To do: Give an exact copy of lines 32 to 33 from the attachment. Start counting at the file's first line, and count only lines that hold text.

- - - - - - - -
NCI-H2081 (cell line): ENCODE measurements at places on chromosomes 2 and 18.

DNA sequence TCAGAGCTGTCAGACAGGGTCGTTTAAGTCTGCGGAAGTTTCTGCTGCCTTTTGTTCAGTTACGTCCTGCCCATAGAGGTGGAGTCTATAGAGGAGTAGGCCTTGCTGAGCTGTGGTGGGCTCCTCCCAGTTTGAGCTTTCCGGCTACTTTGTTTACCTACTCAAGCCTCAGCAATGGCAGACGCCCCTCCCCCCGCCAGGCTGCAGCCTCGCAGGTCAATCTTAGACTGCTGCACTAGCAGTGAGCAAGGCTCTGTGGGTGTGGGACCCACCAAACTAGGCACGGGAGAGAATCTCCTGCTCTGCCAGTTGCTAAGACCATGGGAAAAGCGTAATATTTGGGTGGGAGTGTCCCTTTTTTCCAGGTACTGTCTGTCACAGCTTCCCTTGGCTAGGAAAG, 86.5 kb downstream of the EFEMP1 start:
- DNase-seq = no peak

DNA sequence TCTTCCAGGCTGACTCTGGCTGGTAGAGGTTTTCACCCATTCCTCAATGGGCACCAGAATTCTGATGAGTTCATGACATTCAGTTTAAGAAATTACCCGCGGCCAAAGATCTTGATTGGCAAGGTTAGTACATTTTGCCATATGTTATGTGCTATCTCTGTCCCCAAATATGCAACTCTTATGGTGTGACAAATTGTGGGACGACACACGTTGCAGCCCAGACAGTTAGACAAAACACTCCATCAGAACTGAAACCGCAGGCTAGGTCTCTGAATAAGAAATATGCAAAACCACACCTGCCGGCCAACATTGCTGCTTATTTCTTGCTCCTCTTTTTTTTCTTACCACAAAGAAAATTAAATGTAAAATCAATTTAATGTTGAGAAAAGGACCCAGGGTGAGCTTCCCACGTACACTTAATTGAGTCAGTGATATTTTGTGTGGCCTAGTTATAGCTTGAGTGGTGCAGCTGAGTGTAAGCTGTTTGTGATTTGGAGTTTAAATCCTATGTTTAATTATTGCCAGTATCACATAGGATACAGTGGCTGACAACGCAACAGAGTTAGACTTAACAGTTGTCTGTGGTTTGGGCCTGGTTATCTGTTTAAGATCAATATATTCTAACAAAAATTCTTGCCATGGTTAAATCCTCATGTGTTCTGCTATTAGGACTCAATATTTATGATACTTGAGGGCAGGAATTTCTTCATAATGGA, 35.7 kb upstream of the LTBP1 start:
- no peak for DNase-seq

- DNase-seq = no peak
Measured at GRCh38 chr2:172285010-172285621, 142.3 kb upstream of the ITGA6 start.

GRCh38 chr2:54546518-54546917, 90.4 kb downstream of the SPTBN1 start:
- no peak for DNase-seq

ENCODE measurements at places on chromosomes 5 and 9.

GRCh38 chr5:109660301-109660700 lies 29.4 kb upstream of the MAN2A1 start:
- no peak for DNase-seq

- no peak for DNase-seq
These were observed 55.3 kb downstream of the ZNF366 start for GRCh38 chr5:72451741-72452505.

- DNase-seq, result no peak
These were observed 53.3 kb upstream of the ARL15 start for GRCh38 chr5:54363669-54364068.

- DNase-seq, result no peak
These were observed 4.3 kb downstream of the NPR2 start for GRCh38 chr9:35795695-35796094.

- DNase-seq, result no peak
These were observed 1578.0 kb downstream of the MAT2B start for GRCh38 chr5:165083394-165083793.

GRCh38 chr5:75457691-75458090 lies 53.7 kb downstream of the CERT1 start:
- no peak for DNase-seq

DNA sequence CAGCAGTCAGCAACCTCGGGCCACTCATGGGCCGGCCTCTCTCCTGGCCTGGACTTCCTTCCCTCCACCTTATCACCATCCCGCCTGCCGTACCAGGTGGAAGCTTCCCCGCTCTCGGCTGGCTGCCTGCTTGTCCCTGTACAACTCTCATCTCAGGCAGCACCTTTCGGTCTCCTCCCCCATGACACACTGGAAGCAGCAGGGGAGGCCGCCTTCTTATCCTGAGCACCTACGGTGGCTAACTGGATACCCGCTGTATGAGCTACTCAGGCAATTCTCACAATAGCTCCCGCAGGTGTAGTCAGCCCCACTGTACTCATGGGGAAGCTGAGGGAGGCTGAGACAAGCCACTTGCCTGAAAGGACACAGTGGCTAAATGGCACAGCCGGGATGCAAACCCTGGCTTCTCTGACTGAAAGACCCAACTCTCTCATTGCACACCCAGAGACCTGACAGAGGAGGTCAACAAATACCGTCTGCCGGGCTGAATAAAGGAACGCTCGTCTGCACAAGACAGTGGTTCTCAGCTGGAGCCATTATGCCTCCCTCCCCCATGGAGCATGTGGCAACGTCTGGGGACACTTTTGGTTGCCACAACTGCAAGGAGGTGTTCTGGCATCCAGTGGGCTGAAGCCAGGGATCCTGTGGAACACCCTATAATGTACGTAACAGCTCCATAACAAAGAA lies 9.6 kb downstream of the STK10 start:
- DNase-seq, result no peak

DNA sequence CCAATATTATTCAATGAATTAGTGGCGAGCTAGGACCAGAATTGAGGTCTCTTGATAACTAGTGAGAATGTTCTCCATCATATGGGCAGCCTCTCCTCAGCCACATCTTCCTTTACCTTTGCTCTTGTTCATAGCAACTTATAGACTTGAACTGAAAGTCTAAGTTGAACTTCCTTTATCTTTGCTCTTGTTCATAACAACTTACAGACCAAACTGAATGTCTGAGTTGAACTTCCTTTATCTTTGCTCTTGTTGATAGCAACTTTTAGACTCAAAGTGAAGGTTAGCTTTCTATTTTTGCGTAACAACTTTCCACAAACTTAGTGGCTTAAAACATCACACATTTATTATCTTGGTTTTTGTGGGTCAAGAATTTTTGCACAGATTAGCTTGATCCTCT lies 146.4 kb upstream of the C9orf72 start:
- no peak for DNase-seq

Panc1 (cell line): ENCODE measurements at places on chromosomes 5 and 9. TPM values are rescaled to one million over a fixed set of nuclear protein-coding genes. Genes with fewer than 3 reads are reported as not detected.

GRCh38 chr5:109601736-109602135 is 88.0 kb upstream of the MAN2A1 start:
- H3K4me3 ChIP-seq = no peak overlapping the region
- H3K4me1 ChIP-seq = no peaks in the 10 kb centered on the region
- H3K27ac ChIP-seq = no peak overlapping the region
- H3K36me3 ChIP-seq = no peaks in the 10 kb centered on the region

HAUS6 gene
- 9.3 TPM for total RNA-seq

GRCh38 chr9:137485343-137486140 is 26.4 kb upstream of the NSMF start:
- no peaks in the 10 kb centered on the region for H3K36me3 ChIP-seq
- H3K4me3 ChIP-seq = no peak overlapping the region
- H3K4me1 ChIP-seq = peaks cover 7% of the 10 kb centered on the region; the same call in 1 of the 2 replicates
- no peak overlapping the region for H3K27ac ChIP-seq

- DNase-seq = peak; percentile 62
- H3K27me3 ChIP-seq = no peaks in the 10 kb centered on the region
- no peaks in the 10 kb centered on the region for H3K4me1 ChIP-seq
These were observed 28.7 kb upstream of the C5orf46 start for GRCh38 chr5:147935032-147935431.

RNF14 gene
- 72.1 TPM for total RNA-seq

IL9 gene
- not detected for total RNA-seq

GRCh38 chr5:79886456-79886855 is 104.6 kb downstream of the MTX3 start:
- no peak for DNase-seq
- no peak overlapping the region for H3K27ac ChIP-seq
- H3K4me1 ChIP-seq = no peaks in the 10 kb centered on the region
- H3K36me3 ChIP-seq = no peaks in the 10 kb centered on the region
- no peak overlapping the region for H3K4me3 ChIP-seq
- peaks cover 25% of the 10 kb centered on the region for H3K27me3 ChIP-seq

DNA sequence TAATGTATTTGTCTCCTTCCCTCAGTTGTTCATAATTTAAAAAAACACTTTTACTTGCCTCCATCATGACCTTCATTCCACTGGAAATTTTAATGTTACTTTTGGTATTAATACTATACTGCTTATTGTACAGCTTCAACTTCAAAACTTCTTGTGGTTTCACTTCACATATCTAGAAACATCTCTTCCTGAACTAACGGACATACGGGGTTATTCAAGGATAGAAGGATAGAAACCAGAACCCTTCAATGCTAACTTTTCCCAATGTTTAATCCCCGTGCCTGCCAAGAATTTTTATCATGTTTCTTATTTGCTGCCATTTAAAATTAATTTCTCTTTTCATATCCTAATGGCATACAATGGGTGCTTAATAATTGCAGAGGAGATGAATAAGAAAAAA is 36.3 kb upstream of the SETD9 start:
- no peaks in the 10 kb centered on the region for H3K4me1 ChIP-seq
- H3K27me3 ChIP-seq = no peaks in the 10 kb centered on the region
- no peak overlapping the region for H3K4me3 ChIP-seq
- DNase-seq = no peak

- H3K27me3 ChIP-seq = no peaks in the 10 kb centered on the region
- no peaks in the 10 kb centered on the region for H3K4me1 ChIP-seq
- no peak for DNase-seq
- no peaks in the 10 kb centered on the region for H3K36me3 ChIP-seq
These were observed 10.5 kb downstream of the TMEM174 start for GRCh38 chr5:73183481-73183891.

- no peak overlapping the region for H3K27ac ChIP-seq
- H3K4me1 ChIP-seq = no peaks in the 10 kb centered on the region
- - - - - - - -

- H3K36me3 ChIP-seq = no peaks in the 10 kb centered on the region

HAUS6 gene